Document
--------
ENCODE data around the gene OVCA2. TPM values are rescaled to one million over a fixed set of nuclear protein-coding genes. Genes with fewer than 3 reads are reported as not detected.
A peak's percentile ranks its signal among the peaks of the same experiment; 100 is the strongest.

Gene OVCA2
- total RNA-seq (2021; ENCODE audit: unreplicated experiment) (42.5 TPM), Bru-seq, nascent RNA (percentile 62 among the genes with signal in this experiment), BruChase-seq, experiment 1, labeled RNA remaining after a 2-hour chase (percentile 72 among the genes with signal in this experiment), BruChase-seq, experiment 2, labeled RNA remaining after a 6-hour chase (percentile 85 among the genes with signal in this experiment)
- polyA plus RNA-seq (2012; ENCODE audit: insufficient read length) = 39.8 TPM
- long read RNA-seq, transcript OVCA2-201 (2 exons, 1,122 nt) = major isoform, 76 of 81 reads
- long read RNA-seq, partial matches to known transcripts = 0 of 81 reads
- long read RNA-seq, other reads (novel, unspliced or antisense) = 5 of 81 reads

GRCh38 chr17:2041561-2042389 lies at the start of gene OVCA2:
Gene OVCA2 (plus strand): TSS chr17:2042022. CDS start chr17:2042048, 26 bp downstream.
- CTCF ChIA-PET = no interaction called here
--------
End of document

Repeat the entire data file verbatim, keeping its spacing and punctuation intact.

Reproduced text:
ENCODE data around the gene OVCA2. TPM values are rescaled to one million over a fixed set of nuclear protein-coding genes. Genes with fewer than 3 reads are reported as not detected.
A peak's percentile ranks its signal among the peaks of the same experiment; 100 is the strongest.

Gene OVCA2
- total RNA-seq (2021; ENCODE audit: unreplicated experiment) (42.5 TPM), Bru-seq, nascent RNA (percentile 62 among the genes with signal in this experiment), BruChase-seq, experiment 1, labeled RNA remaining after a 2-hour chase (percentile 72 among the genes with signal in this experiment), BruChase-seq, experiment 2, labeled RNA remaining after a 6-hour chase (percentile 85 among the genes with signal in this experiment)
- polyA plus RNA-seq (2012; ENCODE audit: insufficient read length) = 39.8 TPM
- long read RNA-seq, transcript OVCA2-201 (2 exons, 1,122 nt) = major isoform, 76 of 81 reads
- long read RNA-seq, partial matches to known transcripts = 0 of 81 reads
- long read RNA-seq, other reads (novel, unspliced or antisense) = 5 of 81 reads

GRCh38 chr17:2041561-2042389 lies at the start of gene OVCA2:
Gene OVCA2 (plus strand): TSS chr17:2042022. CDS start chr17:2042048, 26 bp downstream.
- CTCF ChIA-PET = no interaction called here